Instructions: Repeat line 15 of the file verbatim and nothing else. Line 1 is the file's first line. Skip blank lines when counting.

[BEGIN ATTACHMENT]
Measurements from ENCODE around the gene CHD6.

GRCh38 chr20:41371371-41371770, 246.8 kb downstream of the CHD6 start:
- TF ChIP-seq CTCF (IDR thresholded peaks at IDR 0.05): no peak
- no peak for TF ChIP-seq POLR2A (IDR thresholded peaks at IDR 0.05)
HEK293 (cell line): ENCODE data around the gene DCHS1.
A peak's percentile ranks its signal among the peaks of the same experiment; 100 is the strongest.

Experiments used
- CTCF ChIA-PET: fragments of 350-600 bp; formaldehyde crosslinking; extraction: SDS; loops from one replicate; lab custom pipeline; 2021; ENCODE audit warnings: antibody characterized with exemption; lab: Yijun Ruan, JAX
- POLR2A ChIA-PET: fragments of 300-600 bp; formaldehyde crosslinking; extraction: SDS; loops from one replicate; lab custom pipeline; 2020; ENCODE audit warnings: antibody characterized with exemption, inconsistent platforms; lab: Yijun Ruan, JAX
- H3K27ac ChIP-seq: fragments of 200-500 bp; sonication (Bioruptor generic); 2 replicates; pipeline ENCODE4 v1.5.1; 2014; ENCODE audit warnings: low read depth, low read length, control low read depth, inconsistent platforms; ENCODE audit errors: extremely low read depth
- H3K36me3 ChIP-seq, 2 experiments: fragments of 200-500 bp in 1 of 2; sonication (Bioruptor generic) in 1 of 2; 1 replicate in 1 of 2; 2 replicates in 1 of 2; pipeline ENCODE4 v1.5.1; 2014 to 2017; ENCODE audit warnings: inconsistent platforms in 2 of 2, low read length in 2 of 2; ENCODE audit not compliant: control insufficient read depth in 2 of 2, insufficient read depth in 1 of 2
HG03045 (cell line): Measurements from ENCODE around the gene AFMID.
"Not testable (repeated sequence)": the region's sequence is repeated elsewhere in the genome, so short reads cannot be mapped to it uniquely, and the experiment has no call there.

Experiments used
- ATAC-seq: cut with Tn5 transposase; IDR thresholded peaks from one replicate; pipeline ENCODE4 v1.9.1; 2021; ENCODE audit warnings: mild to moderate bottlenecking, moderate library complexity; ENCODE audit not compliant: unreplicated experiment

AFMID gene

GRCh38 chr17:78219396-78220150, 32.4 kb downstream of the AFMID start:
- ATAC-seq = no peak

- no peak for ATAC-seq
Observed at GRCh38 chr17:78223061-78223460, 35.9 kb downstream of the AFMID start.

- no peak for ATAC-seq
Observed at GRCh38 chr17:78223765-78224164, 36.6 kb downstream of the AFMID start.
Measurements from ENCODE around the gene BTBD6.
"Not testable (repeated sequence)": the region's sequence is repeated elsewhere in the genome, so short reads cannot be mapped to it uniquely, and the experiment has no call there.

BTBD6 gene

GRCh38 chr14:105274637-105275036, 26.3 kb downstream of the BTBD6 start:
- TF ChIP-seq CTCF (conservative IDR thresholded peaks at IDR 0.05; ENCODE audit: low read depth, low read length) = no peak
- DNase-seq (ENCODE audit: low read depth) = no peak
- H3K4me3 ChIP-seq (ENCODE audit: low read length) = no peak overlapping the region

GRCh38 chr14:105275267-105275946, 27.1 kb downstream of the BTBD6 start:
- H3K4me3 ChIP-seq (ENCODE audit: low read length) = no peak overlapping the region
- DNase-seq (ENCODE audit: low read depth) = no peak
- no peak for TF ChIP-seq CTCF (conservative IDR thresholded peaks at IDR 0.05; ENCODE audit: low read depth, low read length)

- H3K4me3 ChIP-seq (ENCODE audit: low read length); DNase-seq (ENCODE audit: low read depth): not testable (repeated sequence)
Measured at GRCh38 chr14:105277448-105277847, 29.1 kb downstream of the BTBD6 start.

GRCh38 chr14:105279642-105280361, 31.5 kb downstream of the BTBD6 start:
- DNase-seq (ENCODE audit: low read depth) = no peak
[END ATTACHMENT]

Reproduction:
- ATAC-seq: cut with Tn5 transposase; IDR thresholded peaks from one replicate; pipeline ENCODE4 v1.9.1; 2021; ENCODE audit warnings: mild to moderate bottlenecking, moderate library complexity; ENCODE audit not compliant: unreplicated experiment